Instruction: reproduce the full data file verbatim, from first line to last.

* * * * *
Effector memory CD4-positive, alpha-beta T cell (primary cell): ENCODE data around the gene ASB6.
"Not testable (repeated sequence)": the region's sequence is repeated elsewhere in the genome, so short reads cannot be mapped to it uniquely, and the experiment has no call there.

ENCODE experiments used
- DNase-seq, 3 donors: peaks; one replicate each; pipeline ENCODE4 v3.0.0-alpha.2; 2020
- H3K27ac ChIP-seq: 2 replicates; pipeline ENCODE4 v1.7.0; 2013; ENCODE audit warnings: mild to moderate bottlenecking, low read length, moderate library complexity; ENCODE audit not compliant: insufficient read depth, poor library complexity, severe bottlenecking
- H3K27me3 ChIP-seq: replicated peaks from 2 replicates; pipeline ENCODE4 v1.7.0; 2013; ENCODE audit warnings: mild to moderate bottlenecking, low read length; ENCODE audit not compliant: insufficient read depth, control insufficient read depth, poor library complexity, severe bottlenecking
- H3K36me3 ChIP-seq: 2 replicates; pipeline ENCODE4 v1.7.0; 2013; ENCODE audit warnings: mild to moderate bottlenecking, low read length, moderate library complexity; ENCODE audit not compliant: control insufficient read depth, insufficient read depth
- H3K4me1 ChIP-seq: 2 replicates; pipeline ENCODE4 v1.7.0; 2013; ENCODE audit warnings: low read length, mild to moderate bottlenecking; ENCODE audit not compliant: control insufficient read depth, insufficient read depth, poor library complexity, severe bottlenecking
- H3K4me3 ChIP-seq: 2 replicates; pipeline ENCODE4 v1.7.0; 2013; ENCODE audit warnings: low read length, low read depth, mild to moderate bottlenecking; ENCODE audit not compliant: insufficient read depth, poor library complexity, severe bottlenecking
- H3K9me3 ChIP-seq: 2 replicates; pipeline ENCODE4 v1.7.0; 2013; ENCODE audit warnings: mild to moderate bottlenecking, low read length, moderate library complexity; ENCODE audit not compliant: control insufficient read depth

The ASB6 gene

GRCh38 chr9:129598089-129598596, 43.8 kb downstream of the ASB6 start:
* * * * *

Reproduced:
Effector memory CD4-positive, alpha-beta T cell (primary cell): ENCODE data around the gene ASB6.
"Not testable (repeated sequence)": the region's sequence is repeated elsewhere in the genome, so short reads cannot be mapped to it uniquely, and the experiment has no call there.

ENCODE experiments used
- DNase-seq, 3 donors: peaks; one replicate each; pipeline ENCODE4 v3.0.0-alpha.2; 2020
- H3K27ac ChIP-seq: 2 replicates; pipeline ENCODE4 v1.7.0; 2013; ENCODE audit warnings: mild to moderate bottlenecking, low read length, moderate library complexity; ENCODE audit not compliant: insufficient read depth, poor library complexity, severe bottlenecking
- H3K27me3 ChIP-seq: replicated peaks from 2 replicates; pipeline ENCODE4 v1.7.0; 2013; ENCODE audit warnings: mild to moderate bottlenecking, low read length; ENCODE audit not compliant: insufficient read depth, control insufficient read depth, poor library complexity, severe bottlenecking
- H3K36me3 ChIP-seq: 2 replicates; pipeline ENCODE4 v1.7.0; 2013; ENCODE audit warnings: mild to moderate bottlenecking, low read length, moderate library complexity; ENCODE audit not compliant: control insufficient read depth, insufficient read depth
- H3K4me1 ChIP-seq: 2 replicates; pipeline ENCODE4 v1.7.0; 2013; ENCODE audit warnings: low read length, mild to moderate bottlenecking; ENCODE audit not compliant: control insufficient read depth, insufficient read depth, poor library complexity, severe bottlenecking
- H3K4me3 ChIP-seq: 2 replicates; pipeline ENCODE4 v1.7.0; 2013; ENCODE audit warnings: low read length, low read depth, mild to moderate bottlenecking; ENCODE audit not compliant: insufficient read depth, poor library complexity, severe bottlenecking
- H3K9me3 ChIP-seq: 2 replicates; pipeline ENCODE4 v1.7.0; 2013; ENCODE audit warnings: mild to moderate bottlenecking, low read length, moderate library complexity; ENCODE audit not compliant: control insufficient read depth

The ASB6 gene

GRCh38 chr9:129598089-129598596, 43.8 kb downstream of the ASB6 start: